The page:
The iShares DEX Long Term Bond Index Fund (XLB) looks even scarier with its duration of almost 14: a 2% jump in the yield on 20-year bonds would theoretically mean the fund’s value would decline by some 27%. But this has never happened. Since 1948, the worst one-year return on the DEX Long-Term Bond Index was –8.9% in 1956, followed by –7.4% in 1994. In the U.S., long-term bonds have seen just one double-digit decline in 85 years (that happened in 2009).

Another often overlooked point is that rising interest rates have a silver lining: new bonds are issued with higher coupons, and this will eventually lead to more income. (Doesn’t it strike you as odd that fixed-income investors complain about low rates while also worrying they might go up?) As bonds in a fund mature, the proceeds are reinvested in higher-yielding bonds that help offset the price declines. That’s why bonds recover from bear markets much faster than stocks do.

Stay in for the duration

Which leads us to the key message for investors: as long as your time horizon is at least as long as the duration of your bond fund, you won’t lose any capital.

You’ve probably heard people say they prefer individual bonds to bond funds, because as long as they hold on until maturity, they won’t lose principal. Well, the same is true if you hold a bond fund for a period equal to its duration. You can be sure that XBB will not lose value over any period longer than 6.3 years: any price decline from rising interest rates will be offset by higher coupons within that time frame. In fact, history suggests the recovery is likely to be more swift than that: even a three-year period of negative bond returns is extremely rare.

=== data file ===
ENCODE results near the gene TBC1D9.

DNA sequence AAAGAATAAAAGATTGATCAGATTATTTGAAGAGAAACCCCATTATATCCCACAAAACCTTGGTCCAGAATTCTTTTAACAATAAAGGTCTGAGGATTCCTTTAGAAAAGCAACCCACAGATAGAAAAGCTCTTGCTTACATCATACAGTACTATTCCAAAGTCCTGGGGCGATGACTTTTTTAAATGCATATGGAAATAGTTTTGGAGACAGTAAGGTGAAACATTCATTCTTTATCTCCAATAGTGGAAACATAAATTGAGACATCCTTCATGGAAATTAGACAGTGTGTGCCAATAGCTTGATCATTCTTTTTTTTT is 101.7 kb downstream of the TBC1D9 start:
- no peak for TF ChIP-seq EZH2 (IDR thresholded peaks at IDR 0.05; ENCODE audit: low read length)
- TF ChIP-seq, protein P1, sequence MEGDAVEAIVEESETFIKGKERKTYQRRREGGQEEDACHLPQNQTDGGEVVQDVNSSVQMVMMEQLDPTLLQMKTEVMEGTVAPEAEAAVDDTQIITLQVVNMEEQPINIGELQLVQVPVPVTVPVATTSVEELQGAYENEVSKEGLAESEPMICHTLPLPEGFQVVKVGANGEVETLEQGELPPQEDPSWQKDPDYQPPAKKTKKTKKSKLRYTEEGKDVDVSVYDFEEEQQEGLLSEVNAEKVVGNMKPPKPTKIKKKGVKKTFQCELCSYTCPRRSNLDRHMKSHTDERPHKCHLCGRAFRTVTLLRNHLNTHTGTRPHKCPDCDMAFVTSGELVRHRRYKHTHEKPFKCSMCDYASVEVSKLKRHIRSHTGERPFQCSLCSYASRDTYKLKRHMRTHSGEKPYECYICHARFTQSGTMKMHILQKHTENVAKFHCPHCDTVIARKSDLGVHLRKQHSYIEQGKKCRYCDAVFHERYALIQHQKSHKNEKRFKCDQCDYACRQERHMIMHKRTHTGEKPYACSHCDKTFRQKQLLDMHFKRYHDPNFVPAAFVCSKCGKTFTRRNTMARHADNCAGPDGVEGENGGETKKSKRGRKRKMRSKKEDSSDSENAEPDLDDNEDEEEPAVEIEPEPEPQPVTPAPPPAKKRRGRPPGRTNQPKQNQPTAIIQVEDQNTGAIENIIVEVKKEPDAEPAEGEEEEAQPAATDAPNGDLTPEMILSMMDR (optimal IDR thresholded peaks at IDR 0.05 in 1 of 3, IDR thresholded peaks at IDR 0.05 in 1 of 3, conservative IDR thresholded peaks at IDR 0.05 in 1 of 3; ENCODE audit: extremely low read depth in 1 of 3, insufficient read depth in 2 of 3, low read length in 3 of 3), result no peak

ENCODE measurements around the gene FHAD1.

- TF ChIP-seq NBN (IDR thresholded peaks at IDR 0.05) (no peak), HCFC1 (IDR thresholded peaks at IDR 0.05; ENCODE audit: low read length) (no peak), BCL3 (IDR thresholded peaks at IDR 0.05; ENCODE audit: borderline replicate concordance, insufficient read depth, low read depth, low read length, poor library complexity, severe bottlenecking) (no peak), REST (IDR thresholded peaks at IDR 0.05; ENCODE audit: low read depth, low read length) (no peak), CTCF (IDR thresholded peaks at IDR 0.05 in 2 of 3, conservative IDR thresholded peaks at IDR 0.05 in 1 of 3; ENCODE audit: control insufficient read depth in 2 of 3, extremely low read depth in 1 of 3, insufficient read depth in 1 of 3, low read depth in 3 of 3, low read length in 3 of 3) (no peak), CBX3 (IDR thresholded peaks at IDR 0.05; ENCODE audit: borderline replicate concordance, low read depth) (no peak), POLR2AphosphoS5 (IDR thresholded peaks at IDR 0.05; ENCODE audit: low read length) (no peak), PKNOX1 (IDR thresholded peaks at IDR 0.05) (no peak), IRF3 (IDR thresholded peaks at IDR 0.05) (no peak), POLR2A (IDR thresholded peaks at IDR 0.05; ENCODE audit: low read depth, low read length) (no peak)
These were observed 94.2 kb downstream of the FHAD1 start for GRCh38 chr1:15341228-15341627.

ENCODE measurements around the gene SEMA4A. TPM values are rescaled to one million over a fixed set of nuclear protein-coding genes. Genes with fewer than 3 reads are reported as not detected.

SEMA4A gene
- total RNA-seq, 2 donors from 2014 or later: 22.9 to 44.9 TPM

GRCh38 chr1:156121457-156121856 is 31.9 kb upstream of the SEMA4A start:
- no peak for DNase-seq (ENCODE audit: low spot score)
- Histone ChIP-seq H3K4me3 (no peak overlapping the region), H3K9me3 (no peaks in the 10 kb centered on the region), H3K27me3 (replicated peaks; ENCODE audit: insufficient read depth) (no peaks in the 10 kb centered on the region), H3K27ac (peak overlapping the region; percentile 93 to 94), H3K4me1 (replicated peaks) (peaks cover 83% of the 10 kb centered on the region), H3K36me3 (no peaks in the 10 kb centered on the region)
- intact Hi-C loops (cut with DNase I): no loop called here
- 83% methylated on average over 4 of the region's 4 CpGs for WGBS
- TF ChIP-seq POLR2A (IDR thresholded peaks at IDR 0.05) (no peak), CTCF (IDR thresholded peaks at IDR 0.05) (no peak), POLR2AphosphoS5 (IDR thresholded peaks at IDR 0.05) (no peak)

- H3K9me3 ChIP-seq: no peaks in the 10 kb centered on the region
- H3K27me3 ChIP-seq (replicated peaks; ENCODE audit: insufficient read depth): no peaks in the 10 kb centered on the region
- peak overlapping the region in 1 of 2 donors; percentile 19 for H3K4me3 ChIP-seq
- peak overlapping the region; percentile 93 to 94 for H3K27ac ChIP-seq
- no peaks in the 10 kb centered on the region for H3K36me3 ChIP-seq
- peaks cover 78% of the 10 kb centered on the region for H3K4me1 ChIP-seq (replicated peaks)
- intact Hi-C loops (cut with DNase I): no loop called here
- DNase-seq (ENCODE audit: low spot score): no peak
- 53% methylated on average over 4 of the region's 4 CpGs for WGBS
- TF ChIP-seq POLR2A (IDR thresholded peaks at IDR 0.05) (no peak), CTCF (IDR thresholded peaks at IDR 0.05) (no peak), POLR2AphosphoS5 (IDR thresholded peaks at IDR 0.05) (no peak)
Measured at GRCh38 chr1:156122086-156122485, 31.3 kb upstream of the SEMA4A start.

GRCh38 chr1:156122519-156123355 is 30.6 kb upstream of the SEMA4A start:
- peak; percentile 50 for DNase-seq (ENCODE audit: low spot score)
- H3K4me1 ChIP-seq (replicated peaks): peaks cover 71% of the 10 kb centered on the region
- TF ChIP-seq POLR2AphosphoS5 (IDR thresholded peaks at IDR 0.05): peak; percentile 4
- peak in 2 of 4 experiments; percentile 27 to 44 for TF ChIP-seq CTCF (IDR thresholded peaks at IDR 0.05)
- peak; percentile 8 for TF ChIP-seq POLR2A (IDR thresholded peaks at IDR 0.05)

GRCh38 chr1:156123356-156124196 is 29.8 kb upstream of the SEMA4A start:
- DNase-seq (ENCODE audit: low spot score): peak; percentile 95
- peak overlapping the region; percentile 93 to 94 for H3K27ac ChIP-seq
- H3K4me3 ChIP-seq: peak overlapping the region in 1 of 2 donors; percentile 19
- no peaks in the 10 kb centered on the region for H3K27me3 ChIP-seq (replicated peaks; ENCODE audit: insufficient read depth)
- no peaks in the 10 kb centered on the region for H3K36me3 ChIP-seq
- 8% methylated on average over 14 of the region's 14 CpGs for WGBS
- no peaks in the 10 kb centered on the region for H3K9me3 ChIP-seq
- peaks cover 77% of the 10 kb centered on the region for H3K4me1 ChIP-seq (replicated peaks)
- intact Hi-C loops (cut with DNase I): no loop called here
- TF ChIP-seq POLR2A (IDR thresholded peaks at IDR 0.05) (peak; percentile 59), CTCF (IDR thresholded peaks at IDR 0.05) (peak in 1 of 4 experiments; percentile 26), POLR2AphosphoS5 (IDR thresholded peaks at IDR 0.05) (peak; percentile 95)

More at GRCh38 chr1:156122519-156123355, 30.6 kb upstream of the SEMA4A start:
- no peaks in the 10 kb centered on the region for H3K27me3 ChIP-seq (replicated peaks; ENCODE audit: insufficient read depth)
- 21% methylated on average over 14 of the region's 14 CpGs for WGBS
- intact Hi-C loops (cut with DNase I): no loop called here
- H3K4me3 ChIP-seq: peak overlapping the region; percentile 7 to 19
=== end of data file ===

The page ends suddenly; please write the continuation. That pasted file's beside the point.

So, if you’re saving for a child’s education with a three-year time horizon, steer clear of XBB and choose a fund with a duration less than three—or just put your money in a GIC or high-interest savings account. But if you’re investing for a retirement that’s 10, 20 or 30 years down the road, a broad-based bond index fund should still be a core holding in your portfolio.

3 comments on “Holding Your Bond Fund for the Duration

  1. Hi CCP,
    what about bond diversification??and the selection of both government and corporate bonds to mitigate against the risk of changing yields? From March to May of this year we saw the values of bond funds drop slightly, and then they spiked back up when equities looked unfavourable in June… just curious about the reasoning behind this. Notice that residential mortgage rates have relation to those same 10 year government bond yields too. Sorry for being wordy…


  2. @Adrian: Thanks for the comment. Indeed, one of the most important reasons to hold bonds is that they are a portfolio diversifier that helps to balance equity risk. That's another reason why it's dangerous for investors to think that dividend-paying stocks are a substitute for bonds. They are not.

    Residential mortgage rates have no meaningful connection to 10-year bond yields. If they happen to move in concert with each other over a certain period, that's a coincidence.


  3. Hello, rather late after your post to seek advice but wanted to ask if this is an opportune time to buy U.S. corporate bonds, in your opinion. I am looking at BMO's "ZHY" which is yielding north of 8 pc and hedged to CDN dollar.

    Many thanks,